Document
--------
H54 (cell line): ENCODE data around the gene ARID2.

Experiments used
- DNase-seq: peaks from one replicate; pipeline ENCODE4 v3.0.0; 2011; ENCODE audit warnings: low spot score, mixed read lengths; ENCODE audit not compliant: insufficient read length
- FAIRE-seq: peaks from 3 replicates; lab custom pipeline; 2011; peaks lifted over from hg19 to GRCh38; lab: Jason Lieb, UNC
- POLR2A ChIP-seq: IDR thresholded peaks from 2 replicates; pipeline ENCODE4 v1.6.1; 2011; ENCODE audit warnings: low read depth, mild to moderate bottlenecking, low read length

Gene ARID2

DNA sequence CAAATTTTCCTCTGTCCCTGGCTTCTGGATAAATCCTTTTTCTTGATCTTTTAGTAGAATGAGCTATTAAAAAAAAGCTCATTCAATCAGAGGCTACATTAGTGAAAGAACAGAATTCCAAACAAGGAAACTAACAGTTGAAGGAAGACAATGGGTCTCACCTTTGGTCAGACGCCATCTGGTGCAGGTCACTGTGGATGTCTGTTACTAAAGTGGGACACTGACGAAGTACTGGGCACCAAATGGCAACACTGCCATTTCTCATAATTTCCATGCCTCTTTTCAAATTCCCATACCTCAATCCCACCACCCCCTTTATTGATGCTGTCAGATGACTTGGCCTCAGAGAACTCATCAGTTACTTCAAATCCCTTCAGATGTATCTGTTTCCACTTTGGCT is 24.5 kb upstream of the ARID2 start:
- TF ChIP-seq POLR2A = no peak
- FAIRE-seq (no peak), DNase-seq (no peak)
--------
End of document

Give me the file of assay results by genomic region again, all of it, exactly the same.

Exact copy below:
H54 (cell line): ENCODE data around the gene ARID2.

Experiments used
- DNase-seq: peaks from one replicate; pipeline ENCODE4 v3.0.0; 2011; ENCODE audit warnings: low spot score, mixed read lengths; ENCODE audit not compliant: insufficient read length
- FAIRE-seq: peaks from 3 replicates; lab custom pipeline; 2011; peaks lifted over from hg19 to GRCh38; lab: Jason Lieb, UNC
- POLR2A ChIP-seq: IDR thresholded peaks from 2 replicates; pipeline ENCODE4 v1.6.1; 2011; ENCODE audit warnings: low read depth, mild to moderate bottlenecking, low read length

Gene ARID2

DNA sequence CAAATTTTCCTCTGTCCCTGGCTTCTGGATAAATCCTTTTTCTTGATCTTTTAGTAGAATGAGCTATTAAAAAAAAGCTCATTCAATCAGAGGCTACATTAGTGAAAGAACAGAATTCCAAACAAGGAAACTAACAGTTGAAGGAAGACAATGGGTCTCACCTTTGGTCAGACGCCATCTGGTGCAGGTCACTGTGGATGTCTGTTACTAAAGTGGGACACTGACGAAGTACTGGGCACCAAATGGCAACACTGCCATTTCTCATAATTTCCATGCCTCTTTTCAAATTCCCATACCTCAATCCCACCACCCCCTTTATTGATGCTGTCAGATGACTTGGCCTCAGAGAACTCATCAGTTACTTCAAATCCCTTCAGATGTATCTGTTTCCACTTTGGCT is 24.5 kb upstream of the ARID2 start:
- TF ChIP-seq POLR2A = no peak
- FAIRE-seq (no peak), DNase-seq (no peak)